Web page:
For Islam/Arabic: our daily lesson is divided as follows:

Surah review

New surah

Adaab

Module

Arabic  

And that…(phew) is about it. But believe me, it does feel great to have everything planned, dusted and sorted way before beginning the actual lesson. I hope this helps you all with your planning should you wish to plan for your homeschooling. It may not work for some, but as the title of this post says…for me…planning is everything…

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10 responses »

  1. Assalam alaikum,
    I really like that you shared your system for planning, mashallah, I like the way you break down the times and subjects. My daughter not yet two, but I am trying to do research and get ideas for the time when I should start having more of a plan, once we move on from basic letters, numbers, etc.
    I look forward to looking at your blog and learning from you, inshallah.
    Salam
    Kris

  2. Walaikum Assalam wr wb,

    I know that many people believe that two is a very young age to start with routine and to plan. However, I think the complete opposite. I started homeschooling my daughter at 2. And if I knew how to plan back then, I would have. Go for it sis, however – make your planning fun for her. Set your goals – what would you like her to achieve by age three, and plan your ‘school’ around that insha’Allah.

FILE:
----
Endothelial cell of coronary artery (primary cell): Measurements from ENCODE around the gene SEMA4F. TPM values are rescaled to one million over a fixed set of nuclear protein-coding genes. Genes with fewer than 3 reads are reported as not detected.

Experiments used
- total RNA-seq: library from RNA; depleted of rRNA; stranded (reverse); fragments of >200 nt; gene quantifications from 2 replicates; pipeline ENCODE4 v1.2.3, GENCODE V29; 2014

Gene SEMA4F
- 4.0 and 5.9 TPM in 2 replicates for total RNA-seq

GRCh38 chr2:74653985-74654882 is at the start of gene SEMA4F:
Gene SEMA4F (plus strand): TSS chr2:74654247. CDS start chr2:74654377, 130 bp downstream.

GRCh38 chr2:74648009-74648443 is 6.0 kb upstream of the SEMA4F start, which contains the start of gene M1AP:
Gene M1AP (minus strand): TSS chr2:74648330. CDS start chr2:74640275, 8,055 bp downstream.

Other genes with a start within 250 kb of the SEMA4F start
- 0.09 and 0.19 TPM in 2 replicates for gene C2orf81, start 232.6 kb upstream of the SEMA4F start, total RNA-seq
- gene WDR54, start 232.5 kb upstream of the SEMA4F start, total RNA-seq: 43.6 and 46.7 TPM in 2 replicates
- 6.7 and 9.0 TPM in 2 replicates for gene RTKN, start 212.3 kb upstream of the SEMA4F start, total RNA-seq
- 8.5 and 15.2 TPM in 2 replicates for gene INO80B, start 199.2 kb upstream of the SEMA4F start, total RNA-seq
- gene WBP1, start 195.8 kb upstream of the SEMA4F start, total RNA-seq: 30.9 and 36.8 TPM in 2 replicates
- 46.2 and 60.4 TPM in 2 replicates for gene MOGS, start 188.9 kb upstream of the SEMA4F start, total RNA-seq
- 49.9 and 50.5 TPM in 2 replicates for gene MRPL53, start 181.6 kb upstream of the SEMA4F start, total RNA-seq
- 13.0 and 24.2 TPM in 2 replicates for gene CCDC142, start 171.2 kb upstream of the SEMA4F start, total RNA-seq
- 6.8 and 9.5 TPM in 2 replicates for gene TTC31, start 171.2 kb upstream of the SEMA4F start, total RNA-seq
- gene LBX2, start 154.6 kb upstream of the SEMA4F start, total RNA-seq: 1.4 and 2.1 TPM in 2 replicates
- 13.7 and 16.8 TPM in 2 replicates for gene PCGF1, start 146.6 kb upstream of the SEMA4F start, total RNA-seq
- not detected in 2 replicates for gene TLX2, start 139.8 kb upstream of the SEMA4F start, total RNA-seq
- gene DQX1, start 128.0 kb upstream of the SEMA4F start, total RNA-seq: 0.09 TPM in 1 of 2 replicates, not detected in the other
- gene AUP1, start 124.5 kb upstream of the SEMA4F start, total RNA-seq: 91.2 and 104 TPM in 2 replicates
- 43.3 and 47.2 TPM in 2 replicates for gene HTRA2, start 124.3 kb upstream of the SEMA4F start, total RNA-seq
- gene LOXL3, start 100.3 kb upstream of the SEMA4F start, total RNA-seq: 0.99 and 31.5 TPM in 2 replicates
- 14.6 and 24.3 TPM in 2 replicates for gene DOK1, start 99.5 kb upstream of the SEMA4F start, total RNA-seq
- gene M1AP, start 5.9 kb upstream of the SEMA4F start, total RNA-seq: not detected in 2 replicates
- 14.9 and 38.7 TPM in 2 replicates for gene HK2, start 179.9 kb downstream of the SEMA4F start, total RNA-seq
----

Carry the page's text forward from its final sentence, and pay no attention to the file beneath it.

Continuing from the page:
I do hope you will benefit from it insha’Allah.
    Take care,
    Umm Raiyaan

  3. I think you ideas are fantastic marsha Allah. Insha Allah R will be inspired with a life long passion fr learning and seeking knowledge
    Sarah xxx

  4. Dearest Umm Raiyyan,

    This is a very old friend of yours posting – although we have not been in touch for many years sadly. My sister just sent me the link for your blog. Masha’Allah it made me so very happy to see this. I’ve been homeschooling my children for a few years now alhamdulillah.

    Do you have a link for this – Belair Early Years Science – never heard of it and it sounds interesting?

    Keep up the excellent work… I will be sure to check back here frequently.